Using the 3DPC Building System, the costs of construction in Mexico, with the exception of costs for locally purchased building materials, do not vary significantly from costs of construction in the United States. In effect, using the 3DPC Building System, the constant of the production line is substituted for the variable of uncertain labor and general infrastructure support in Mexico. This contrasts with standard construction in Mexico for which costs are as great as any place in the world.

E. SUMMARY

The 3DPC System is on the leading edge of industrialized housing production technology. It is designed to produce quality housing in less time for less money than other forms of construction. In the developed world the 3DPC Building System provides superior quality at less cost than traditional construction and in half the time. These advantages are more significant in Mexico where the building industry has not reached an advanced state of development

. The 3DPC Building System allows developing countries like Mexico to make a quantum jump in housing construction. The commercial potential appears to be virtually unlimited.

SECTION IV. THE MEXICAN HOUSING MARKET

At the behest of the Mexican Government representatives and several private businessmen, American Global sent a marketing and engineering mission to Mexico for the purpose of studying the potential use of the unique three dimensional prefabricated concrete housing technology in the Maquiladora area. During 1998, the Team conducted an analysis of Mexico's Maquiladora housing market. The study involved on-site inspections in selected sites.

A. MARKET ANALYSIS

The 3DPC System, described in detail in Section III, is a factory which uses a production line to produce prefabricated three dimensional concrete modules. The plant is sufficiently flexible in the potential size and shape of modules produced so that one production line can produce modules suitable for construction as varied as single family residential, hotel/motel, office buildings, hospitals and military barracks. The Mission went to Mexico with the intent of studying the broadest possible applications of its technology and planned its trip accordingly. Additionally, prior to departure, American Global studied the incentives and met with Mexicans in the United States for the purpose of becoming as well educated as possible about the country, its people and physical environment.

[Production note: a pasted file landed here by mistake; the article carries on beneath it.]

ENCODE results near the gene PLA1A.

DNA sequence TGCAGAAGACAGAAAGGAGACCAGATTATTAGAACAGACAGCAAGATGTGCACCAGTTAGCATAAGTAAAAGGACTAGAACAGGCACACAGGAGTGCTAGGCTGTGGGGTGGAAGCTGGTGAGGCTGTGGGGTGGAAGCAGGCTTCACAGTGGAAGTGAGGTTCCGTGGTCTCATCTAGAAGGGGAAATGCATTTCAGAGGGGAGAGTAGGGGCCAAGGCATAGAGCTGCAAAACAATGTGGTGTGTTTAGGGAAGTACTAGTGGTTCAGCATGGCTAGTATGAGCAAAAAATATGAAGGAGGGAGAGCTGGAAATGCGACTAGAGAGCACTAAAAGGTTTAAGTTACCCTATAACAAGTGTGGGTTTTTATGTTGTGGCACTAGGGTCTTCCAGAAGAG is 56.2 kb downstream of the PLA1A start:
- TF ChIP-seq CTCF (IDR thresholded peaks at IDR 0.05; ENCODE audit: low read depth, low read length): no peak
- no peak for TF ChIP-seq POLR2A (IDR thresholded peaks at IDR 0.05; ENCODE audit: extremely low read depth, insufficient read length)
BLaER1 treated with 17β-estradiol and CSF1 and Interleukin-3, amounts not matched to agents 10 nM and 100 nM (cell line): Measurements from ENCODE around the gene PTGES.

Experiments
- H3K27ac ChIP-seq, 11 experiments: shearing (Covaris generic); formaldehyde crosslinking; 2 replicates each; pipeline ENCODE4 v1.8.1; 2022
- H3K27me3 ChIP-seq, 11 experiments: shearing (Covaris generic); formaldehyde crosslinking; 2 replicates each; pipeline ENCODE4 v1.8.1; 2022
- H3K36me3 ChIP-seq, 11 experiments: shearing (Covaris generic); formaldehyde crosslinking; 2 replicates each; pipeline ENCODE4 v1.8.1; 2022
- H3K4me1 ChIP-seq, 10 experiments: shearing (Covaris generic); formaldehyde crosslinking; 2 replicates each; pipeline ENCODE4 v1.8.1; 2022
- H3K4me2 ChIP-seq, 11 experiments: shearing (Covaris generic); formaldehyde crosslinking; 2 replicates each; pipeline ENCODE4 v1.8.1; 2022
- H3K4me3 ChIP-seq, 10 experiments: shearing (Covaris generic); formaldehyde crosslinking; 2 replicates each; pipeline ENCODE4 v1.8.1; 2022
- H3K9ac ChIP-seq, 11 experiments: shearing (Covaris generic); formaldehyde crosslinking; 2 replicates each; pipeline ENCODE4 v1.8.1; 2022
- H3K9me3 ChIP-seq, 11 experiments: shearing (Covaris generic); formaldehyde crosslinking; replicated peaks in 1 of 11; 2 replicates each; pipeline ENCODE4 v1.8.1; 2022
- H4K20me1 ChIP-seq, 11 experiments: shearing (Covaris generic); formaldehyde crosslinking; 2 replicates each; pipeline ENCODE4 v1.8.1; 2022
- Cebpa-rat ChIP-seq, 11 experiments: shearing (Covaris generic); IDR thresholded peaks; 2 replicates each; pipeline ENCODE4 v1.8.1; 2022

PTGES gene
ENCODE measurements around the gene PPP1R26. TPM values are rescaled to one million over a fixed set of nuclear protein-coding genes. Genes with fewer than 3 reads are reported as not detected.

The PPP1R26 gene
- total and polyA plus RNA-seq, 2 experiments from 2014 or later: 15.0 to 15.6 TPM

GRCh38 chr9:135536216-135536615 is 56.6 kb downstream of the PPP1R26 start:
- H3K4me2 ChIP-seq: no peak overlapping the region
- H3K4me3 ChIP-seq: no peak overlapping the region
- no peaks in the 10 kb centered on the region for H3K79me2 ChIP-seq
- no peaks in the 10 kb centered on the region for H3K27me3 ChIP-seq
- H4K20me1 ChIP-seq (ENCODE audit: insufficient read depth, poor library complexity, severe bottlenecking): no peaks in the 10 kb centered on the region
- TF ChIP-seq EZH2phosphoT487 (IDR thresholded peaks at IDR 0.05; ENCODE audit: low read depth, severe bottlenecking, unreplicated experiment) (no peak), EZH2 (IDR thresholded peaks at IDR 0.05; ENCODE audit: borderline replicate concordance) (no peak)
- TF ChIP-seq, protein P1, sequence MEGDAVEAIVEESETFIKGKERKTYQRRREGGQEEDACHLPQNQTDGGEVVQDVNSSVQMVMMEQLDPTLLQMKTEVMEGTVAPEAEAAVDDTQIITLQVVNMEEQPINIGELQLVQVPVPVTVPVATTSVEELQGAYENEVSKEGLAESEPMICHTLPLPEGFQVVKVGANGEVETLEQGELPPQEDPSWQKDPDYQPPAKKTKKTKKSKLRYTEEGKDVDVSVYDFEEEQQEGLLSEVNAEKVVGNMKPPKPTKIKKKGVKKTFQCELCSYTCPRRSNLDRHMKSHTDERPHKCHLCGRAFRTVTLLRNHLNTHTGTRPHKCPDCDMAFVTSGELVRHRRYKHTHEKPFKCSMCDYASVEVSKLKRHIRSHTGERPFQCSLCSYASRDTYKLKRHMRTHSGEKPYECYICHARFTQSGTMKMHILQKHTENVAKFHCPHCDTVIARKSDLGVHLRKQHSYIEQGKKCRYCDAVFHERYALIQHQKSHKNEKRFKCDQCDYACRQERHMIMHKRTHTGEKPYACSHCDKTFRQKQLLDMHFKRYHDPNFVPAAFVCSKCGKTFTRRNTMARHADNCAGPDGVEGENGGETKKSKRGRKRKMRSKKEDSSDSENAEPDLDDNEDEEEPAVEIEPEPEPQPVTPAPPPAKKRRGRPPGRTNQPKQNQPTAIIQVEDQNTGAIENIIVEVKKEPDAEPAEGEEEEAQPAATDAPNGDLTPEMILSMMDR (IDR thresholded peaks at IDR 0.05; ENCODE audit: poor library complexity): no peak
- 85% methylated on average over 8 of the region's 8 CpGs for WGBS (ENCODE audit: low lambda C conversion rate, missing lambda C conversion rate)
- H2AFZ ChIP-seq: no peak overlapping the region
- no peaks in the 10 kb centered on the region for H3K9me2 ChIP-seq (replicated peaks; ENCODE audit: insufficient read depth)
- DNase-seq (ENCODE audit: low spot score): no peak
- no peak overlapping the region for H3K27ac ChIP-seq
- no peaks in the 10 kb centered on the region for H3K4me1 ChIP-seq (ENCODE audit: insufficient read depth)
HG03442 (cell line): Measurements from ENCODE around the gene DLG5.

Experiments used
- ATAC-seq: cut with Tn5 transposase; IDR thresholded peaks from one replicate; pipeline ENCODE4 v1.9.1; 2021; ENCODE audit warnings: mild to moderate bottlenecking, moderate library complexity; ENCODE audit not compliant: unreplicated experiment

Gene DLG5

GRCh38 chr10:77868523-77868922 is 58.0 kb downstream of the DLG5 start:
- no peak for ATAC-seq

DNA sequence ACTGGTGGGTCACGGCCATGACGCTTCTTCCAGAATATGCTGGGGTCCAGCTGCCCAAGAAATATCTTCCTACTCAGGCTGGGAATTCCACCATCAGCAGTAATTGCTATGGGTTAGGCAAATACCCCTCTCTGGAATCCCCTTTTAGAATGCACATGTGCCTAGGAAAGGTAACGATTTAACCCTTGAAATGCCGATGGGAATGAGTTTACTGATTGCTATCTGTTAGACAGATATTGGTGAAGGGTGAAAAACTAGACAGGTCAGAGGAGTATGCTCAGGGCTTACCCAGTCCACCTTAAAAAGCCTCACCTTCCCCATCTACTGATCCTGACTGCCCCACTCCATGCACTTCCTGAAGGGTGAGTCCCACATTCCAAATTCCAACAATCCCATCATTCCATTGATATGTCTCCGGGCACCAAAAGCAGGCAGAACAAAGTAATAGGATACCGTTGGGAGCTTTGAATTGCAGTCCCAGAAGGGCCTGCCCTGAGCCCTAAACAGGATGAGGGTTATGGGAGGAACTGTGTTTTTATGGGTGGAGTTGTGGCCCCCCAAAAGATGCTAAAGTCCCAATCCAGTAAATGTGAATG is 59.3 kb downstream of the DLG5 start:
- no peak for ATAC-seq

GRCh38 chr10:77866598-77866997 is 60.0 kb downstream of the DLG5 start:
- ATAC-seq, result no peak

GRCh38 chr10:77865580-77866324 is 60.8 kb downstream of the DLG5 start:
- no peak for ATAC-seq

The Mission visited various developments both in urban and rural areas. Styles of construction are easily compatible with our methods.

The commercial and residential structure in all of these areas shared two common factors. First, concrete was the only universally accepted building material. No structures were built of wood. (An irrelevant, but interesting exception to this as the use of adobe in small rural farming communities when the material was available locally.) The extremely poor quality of concrete work inspected by the Team was almost as universal as its acceptance as the primary building material. Second, low strength and poor placement practices had generated numerous structural failures. Detailed inspection showed that concrete block, the most common building material, could often be crumbled with bare hands.